Now that I have learned about this astonishing technique, I am going to try very hard to forget it. I think I'm going to go away now and write some programs in TECO. Dpbsmith 01:41, 9 Jan 2004 (UTC)

As a counterweight to the opinion below (now above --MarSch) I have to say that I've never yet in any other language found another tool as powerful as templated metaprogramming. It has given me freedom to write incredibly terse and efficient code. Yes, it is difficult to get into, but then again, so is programming. It looks daunting, heck, it is daunting, but so are real-life powertools. Mikademus 18:27, 20 November 2005 (UTC)
As a countercounterweight to what is said below. C++ template metaprogramming is a poor man's version of a number of language features found in a wide variety of languages such as macros in Lisp. It's daunting because it's accidental, not designed, so it lacks proper support (poor error reporting, inconsistency and non-orthogonality, poor compiler implementation and so on). The fact that it's daunting has little to do with its power which is no different from that of any other language with staged computation. Sigfpe 22:00, 21 July 2006 (UTC)

Fixed top-posting of previous statements. --MarSch 19:24, 11 December 2006 (UTC)

Coincidentally I have just added a reference to a review which mentions template metaprogramming as poor Lisp macros and the nice quote. As it turns out Scheme > C++ --MarSch 19:26, 11 December 2006 (UTC)

MPSH book[edit]

The book Metaprogramming GPUs with Sh actually doesn't have anything to do with template metaprogramming. The word in the title refers to run-time metaprogramming, as opposed to compile time metaprogramming. Sh is a runtime-embedded DSL in C++.

I'm not sure exactly what do with this. As one of the authors of that book, I can say that we're now avoiding the term metaprogramming more and more, because of this common confusion.

I'm leaving in the reference for now, but someone might want to either remove or clarify it.User:Sdt [1]

I've removed it for now. --MarSch 19:28, 11 December 2006 (UTC)

Eiffel, Haskell, ML?[edit]

Eiffel, Haskell and ML are mentioned as a language supporting TMP. How?

Eiffel: Bertrand Meyer's book (2nd ed, 1997) only mentions templates in connection to C++, and manages to bad-mouth them fairly thoroughly in just one paragraph. Meyer doesn't strike me as the kind of person who happily steals successful ideas from C++, either ...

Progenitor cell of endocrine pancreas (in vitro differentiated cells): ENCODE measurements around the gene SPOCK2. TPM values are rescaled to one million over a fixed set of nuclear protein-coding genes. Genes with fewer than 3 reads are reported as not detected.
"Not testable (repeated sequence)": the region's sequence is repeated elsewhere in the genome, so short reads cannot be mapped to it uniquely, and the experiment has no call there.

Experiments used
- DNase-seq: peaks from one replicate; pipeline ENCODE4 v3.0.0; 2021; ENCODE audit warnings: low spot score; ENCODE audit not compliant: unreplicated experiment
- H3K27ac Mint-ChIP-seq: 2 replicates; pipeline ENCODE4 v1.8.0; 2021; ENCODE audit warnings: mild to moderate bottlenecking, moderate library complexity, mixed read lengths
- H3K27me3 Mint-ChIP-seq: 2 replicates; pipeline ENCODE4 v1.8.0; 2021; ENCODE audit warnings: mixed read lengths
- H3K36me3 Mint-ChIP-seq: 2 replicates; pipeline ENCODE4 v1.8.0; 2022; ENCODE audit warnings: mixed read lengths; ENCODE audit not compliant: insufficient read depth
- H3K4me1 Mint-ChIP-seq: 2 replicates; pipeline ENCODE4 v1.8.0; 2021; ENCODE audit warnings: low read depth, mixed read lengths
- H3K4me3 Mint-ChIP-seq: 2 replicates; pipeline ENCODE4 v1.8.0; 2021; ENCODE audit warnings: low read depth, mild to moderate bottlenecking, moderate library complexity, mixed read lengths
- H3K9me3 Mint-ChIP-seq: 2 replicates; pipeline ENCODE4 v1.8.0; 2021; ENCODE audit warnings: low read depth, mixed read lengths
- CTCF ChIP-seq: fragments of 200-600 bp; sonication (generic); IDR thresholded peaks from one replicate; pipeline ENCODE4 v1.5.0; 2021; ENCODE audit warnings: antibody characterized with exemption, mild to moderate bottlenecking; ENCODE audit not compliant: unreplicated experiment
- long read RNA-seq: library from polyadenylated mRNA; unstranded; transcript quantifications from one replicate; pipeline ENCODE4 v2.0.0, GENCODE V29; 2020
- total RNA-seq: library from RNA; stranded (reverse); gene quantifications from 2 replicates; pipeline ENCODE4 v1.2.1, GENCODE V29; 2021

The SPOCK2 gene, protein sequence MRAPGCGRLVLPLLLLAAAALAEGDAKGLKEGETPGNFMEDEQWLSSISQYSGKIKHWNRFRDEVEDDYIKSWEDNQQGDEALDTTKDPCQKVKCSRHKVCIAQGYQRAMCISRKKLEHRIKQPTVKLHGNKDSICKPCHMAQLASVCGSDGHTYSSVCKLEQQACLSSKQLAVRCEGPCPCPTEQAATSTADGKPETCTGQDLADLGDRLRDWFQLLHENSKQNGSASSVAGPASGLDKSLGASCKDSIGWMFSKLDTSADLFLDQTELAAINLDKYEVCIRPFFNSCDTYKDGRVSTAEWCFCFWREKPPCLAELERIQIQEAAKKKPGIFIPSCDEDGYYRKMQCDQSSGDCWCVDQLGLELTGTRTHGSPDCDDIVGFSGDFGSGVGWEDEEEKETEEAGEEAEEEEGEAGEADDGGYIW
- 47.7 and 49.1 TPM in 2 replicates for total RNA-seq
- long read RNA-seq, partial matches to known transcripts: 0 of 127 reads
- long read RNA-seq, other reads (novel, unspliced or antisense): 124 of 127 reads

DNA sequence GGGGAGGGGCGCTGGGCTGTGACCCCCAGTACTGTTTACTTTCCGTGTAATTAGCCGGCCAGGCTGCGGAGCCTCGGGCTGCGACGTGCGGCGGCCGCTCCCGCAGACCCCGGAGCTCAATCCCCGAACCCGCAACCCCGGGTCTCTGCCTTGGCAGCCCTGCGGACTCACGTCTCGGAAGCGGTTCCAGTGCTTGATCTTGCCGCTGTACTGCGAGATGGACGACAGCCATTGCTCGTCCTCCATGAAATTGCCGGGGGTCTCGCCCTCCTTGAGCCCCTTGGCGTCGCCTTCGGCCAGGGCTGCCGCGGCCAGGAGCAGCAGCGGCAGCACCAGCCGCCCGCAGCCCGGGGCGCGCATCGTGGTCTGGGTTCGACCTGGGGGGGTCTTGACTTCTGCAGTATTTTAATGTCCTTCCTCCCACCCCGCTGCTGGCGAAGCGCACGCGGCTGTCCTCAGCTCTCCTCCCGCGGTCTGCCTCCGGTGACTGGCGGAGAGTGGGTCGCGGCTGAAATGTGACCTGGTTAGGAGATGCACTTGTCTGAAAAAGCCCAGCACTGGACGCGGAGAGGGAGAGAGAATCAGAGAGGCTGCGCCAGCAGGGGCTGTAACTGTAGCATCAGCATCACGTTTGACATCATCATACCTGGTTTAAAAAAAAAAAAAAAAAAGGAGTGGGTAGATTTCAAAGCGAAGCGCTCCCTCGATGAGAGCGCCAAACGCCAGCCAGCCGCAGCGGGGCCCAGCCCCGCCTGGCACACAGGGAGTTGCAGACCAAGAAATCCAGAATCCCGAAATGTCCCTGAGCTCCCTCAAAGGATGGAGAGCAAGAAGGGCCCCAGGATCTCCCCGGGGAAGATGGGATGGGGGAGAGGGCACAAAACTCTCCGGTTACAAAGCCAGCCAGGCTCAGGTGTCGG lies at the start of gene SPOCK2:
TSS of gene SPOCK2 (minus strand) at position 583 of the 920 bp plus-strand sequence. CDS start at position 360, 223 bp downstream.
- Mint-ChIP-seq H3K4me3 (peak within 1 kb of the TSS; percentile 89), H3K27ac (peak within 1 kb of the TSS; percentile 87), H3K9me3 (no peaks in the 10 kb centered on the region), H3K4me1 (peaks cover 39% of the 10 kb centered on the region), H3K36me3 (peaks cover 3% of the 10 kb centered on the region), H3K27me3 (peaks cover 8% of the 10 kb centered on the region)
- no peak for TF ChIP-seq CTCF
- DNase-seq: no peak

Haskell and ML: these support generic programming well, but that's not the same thing as TMP, is it? I see an external link to "Template Haskell". Following that link, it's clear that this is not Haskell, but an extension to Haskell, i.e. a different language.

JöG 17:25, 3 July 2007 (UTC)

"A macro, which is also a compile-time language feature"[edit]

In C++ macros are expanded by the preprocessor... I am not sure if this sentence is precise. Dpser 16:57, 27 September 2007 (UTC)

It is precise. Preprocessing is just a stage of source code translation, according to the C++ Standard (see the [lex.phases] section). Enerjazzer (talk) 03:47, 29 November 2010 (UTC)

Any Way to Expand Macros and Templates into code for source level debugging?[edit]

This gets around the argument that template code can be arcane/hard to understand. Basically multiple views of the same source code, and probably a nice learning tool. —Preceding unsigned comment added by BrainRepair (talkcontribs) 12:31, 16 April 2008 (UTC)

C# does not allow template metaprogramming[edit]

I removed the statement that C# does allow template metaprogramming. The person that added C# to the list also claims that Curl supports it. This should be verified by a knowledgable person in this area. Edit Reference -- (talk) 08:15, 12 June 2008 (UTC)

Static polymorphism[edit]

I think the example given for "dynamic polymorphism" does not really match with what should be achieved by in static polymorphism and cannot really be replaced by it. The pattern that appears quite frequently in dynamic polymorphism (and can be replaced by static poly.) is the following: you have some clever algorithm which you put in the base class; this algorithm depends abstractly on some implementation in the derived class. So you make the implementation pure virtual in the base and fill in the implementation in the derived classes.

class Base
    virtual void implementation()=0; 
    virtual void clever_algorithm() { 

class Derived : Base
    virtual void implementation(){
      // do whatever is appropriate in the derived class

I think, this is more to the point. If nobody objects I would replace the code in the article by this code. (ezander) (talk) 07:44, 30 September 2008 (UTC)